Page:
The Budapest trams have a timetable. I know this because I spent hours studying it, but now realise its more of a polite gesture than an indication of when the trams might arrive. The ticket machines are similarly free-spirited. We dont want your money! they say as they spit your Forints back at you. At least I was providing amusement for the local Budapesters gathered at the station (all sixty and over; it was a weekday). They waited patiently, presumably having had no trouble extracting a ticket from the strange Soviet-era torture device. Silly foreigners they said to each other through a combination of wry smiles and knowing headshakes. Hungarians are famous for not gesticulating too much, but what gestures they do make are effective and to the point, and in this case very accurate.


The only solution to this dispute was a kind of saturation bombing campaign. I gathered every available coin in my right hand, holding my left under the chute to catch the rejected currency. I took a deep breath, and off I went. Kerching, rattle, kerching, rattle, kerching, rattle, then a transfer of returned coins from left hand to right, and the assault could begin again. Kerching, rattle, kerching, rattle, and so on, until finally kerching, clunk: I was in. I was a little disappointed that my hard fought prize looked like a church raffle ticket, but it was my permit to travel and I loved it.  I loved it enough to kiss it but the wry smiles of my fellow travellers deterred me from drawing any more attention.



I was grateful to see the tram shuffle up to the station, but sagely waited for the locals to get on first in order to observe any ticket stamping, seating arrangement or driver greeting rituals that must be obeyed. Nothing just get in and sit down. The packed tram made its way over the green-blue Danube River, leaving Buda behind and heading for Pest.


The plan was to get off at the last stop, which was more or less the geographical centre of Pest. I assumed this was everyone elses plan, but for some reason everybody and when I say everybody, thats every single human being except myself and the driver got off in the middle of nowhere. I looked out the slightly grimy window to see what could possibly merit this mass exodus. Nothing. But the reason for the exodus wasnt outside the tram.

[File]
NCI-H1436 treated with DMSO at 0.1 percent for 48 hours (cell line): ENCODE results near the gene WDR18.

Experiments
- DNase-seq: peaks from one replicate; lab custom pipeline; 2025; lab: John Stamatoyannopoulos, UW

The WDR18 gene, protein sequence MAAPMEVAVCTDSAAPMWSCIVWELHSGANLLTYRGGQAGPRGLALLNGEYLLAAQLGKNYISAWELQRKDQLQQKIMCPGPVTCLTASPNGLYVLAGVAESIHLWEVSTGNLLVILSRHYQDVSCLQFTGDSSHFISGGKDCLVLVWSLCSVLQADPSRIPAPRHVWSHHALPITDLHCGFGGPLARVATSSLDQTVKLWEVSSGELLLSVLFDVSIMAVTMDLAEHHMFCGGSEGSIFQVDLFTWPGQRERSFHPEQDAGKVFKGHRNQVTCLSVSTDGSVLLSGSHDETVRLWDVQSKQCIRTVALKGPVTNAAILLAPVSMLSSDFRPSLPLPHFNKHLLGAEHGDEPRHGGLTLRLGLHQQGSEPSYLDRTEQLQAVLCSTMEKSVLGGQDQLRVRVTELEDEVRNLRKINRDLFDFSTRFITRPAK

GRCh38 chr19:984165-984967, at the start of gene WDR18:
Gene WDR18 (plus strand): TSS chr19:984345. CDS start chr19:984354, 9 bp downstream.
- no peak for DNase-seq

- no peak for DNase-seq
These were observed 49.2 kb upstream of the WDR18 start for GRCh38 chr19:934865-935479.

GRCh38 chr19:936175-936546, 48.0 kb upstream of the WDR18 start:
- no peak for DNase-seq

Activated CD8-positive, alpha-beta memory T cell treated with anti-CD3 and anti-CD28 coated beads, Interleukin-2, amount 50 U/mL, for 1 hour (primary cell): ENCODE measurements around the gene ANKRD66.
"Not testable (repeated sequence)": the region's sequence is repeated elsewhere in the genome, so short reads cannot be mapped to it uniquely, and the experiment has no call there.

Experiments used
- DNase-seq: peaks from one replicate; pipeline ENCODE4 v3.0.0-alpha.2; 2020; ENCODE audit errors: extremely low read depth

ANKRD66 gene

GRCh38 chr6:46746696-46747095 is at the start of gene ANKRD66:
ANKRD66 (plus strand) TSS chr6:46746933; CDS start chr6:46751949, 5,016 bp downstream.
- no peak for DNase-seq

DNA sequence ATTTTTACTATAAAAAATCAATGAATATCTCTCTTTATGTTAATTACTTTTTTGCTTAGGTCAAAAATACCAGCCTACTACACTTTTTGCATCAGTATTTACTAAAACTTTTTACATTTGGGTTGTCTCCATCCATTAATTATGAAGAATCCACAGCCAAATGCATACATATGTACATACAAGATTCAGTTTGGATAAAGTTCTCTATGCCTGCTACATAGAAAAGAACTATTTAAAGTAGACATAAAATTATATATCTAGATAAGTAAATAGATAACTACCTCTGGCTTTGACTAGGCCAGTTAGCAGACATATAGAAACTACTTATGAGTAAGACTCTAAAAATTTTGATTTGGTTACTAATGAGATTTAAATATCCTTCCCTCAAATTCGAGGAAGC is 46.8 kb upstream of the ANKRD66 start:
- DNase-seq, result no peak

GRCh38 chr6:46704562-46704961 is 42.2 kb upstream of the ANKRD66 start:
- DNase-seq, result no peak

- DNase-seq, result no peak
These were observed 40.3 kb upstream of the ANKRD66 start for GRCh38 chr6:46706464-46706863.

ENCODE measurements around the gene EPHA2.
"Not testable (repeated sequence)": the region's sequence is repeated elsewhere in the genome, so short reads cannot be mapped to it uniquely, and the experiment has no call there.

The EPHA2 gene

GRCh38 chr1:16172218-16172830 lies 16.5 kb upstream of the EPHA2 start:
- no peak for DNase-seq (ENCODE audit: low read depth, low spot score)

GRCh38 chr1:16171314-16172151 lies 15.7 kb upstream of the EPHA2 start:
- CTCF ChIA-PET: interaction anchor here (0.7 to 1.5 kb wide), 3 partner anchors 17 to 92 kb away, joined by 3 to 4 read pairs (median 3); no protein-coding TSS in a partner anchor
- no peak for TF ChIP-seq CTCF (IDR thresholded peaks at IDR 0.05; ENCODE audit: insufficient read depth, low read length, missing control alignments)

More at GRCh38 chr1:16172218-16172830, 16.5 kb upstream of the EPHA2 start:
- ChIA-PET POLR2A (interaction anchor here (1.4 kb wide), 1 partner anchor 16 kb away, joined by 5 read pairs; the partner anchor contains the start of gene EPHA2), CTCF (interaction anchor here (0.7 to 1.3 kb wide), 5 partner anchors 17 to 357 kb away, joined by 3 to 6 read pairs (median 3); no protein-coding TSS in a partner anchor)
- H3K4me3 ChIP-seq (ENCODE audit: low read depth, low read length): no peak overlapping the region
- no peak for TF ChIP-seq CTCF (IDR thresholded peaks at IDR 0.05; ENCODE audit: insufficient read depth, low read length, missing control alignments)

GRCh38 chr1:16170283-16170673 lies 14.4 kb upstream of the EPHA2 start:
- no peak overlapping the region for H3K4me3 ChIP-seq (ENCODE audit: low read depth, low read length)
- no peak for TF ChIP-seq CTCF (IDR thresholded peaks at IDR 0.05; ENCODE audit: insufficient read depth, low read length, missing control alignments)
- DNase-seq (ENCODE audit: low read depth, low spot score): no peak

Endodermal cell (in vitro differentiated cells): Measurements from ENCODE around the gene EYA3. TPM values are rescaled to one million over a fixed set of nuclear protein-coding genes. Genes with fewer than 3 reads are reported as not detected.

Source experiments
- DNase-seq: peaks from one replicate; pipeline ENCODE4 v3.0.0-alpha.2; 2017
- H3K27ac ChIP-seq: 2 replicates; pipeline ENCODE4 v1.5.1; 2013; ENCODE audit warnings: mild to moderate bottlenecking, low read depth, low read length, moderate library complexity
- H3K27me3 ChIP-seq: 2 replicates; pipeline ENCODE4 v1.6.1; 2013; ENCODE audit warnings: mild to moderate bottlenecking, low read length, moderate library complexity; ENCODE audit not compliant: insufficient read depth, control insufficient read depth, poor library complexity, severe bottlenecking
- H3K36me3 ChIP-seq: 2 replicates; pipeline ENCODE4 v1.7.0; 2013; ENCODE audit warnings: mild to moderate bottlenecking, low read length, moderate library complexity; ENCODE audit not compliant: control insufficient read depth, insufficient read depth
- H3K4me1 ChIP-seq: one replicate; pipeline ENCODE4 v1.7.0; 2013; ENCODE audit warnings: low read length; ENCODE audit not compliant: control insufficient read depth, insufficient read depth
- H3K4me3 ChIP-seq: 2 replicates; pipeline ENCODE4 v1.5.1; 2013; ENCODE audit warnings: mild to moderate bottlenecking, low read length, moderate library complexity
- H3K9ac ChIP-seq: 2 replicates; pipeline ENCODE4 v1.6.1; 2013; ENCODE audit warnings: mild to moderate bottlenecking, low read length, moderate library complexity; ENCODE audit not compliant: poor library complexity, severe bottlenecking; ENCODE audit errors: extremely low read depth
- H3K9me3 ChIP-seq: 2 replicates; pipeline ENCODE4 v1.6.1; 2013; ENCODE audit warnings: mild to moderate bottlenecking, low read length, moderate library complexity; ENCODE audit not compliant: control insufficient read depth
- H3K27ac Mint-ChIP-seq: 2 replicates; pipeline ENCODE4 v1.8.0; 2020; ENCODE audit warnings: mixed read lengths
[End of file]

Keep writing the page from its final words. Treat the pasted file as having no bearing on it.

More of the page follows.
Turning back from the window I was confronted by a stocky middle aged woman dressed in what appeared to be a 1950s police uniform with a bar towel draped over one arm and a giant medieval calculator in the other. The malicious look in her eye identified her as a ticket inspector. The look in a ticket inspectors eye is universal; it transcends international boundaries of ethnicity, geography and ideology because, doing the devils work, they all have the same boss.


Towering above me in my seat she looked me in the eye and said ye eejit. This was weird. Was she Irish? Turns out not, she was demanding my yegyet (pronounced yeejit). So, with what I thought was a winning smile, I proudly produced my hard won yeejit. She looked at it and shook her head. I knew from recent experience (see above) that this wasnt a good sign.


Nem she said and pointed first to the ticket-stamping machine, then to the ticket in my hand and then to me. The woman was a studied master of the international gesture. With this simple act of tri-directional pointing she had communicated that I had failed to validate my ticket at the stamping machine and that this was bad news for me. I attempted to explain that I was unaware of the need to validate tickets, and that since no-one else had done it there was no way of me knowing, and that I sincerely apologised for my faux pas and would certainly endeavour to follow correct procedure in future instances.


Unfortunately I knew only four words of Hungarian. These were Igen (yes), Nem (no), veges-sr (bottled-beer) and Ksznm (thank you). While attempting to construct my defence with these limited resources, everything became clear. The reason for the elderly Budapesters wry smiles was the same reason for their mass exodus. No one ever buys a tram ticket, let alone validates it, and the wily old dogs know to head for the exits when the woman in the 50s police uniform makes an appearance.


My epiphany testing her patience, the inspector made the internationally recognised gesture for get off the tram youre in big trouble. I got off, wondering how this was going to go. The instinct to run was strong. I could definitely outrun this woman, especially if she planned to bring the medieval calculator with her.


Fine is 800 Forints or I call police, she informed me. She spoke English! Brilliant, maybe I could talk my way out of this after all. I put on my best smile.


Look, Im sorry. I didnt realise that tickets had to be validated, no one else had validated so I had no way of knowing. Im really sorry. Ill do it from now on I promise.


Fine is 800 Forints or I call police. It seemed her English vocabulary was highly specialised. Further protestations were met with an increasingly familiar Fine is 800 Forints or I call police.


Bottled-beer? I offered by way of a joke.


Fine is 800 Forints or I call police a mantra that didnt end until I finally accepted my fate, left with no option but to pay up.


Theres a lesson to be learned here. The phrase When in Rome, do as the Romans do is generally good advice. However, it doesnt work if the Romans are a bunch of elderly Hungarian fare dodging lawbreakers. And of course the proverbial Romans presumably speak fluent Italian, so if you only master enough Hungarian to say thank you for the bottled beer you just ordered then youre left at the mercy of unforgiving ticket inspectors.